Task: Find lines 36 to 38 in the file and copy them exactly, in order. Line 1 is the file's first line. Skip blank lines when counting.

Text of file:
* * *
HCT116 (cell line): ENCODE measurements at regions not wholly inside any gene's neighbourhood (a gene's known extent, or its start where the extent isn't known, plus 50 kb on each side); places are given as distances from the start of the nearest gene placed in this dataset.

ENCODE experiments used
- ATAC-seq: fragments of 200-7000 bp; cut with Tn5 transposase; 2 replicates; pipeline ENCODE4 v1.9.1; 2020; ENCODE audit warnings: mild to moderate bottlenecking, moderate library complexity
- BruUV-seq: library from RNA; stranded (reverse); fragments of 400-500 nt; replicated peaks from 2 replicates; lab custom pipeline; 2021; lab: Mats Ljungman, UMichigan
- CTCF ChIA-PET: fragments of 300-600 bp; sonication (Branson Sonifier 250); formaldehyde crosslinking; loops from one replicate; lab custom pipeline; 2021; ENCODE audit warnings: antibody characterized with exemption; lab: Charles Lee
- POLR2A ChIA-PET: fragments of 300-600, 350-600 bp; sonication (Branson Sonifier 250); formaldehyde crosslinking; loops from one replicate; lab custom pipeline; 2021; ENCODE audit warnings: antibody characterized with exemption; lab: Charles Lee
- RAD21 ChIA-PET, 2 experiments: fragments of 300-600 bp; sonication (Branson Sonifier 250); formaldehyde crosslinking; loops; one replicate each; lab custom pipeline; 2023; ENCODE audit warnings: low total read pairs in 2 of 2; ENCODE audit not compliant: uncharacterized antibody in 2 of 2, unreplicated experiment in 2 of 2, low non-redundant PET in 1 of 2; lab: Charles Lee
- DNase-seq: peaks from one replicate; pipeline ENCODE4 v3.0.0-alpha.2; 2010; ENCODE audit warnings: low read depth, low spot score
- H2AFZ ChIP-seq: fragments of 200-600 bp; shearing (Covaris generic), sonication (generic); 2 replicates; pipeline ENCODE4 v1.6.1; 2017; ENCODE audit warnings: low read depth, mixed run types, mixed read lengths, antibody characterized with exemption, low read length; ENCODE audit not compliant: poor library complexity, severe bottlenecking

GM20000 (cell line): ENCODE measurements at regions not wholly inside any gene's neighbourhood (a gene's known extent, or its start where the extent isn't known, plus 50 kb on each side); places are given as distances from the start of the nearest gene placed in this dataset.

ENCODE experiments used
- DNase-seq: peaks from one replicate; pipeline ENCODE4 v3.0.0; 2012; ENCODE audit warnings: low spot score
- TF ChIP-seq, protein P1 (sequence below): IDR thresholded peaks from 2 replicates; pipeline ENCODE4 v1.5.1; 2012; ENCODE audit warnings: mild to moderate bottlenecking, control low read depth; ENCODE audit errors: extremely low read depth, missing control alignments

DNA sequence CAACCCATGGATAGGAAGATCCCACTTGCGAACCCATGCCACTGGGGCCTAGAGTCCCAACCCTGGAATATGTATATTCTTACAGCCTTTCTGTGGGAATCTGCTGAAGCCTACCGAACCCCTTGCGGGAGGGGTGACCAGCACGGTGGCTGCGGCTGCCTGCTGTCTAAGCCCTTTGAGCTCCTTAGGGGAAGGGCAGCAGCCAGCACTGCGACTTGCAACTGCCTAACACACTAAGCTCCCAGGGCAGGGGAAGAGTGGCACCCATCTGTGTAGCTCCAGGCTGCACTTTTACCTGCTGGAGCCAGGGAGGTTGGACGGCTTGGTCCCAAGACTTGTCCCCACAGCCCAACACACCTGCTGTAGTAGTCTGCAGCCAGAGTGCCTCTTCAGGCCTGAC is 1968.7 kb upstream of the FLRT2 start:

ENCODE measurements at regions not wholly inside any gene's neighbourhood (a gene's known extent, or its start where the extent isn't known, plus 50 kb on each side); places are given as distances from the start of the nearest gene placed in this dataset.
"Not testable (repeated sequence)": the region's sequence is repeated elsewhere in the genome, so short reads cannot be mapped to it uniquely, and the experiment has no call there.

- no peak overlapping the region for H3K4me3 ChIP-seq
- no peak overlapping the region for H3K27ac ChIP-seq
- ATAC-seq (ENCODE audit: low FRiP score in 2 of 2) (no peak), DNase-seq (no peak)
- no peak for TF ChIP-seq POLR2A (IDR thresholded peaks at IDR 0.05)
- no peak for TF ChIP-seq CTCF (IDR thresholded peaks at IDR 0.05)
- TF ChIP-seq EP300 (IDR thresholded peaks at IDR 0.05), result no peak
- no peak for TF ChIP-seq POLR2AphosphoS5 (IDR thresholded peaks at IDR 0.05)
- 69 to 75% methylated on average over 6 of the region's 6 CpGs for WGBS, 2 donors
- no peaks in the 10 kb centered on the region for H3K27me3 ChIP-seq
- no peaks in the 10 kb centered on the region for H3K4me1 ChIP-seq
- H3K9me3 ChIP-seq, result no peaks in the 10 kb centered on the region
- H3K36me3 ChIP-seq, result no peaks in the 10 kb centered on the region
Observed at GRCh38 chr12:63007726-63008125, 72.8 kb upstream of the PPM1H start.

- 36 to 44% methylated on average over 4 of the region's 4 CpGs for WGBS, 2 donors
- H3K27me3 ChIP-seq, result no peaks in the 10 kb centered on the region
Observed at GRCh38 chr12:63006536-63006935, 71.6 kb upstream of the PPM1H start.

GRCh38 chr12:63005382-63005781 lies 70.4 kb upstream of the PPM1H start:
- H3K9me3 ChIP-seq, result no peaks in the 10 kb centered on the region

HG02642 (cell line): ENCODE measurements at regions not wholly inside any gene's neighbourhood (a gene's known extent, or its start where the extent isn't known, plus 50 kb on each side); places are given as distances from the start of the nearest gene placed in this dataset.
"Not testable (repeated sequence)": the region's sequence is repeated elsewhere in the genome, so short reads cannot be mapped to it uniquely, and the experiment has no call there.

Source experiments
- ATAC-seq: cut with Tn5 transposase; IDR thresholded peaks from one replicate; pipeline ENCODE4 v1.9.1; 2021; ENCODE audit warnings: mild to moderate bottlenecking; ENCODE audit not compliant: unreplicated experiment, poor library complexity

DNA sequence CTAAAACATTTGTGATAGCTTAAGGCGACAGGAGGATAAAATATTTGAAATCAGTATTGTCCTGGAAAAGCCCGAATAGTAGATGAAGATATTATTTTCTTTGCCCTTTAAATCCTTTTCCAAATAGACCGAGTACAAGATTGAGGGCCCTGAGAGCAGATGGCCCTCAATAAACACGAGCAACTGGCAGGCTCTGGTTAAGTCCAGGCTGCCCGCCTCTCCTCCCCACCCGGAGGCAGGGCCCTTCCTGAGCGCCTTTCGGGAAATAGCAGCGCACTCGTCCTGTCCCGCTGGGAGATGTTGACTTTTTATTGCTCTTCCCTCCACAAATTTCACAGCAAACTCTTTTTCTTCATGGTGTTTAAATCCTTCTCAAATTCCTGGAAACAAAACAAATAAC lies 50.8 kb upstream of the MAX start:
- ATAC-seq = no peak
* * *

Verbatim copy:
"Not testable (repeated sequence)": the region's sequence is repeated elsewhere in the genome, so short reads cannot be mapped to it uniquely, and the experiment has no call there.

Source experiments
- ATAC-seq: cut with Tn5 transposase; IDR thresholded peaks from one replicate; pipeline ENCODE4 v1.9.1; 2021; ENCODE audit warnings: mild to moderate bottlenecking; ENCODE audit not compliant: unreplicated experiment, poor library complexity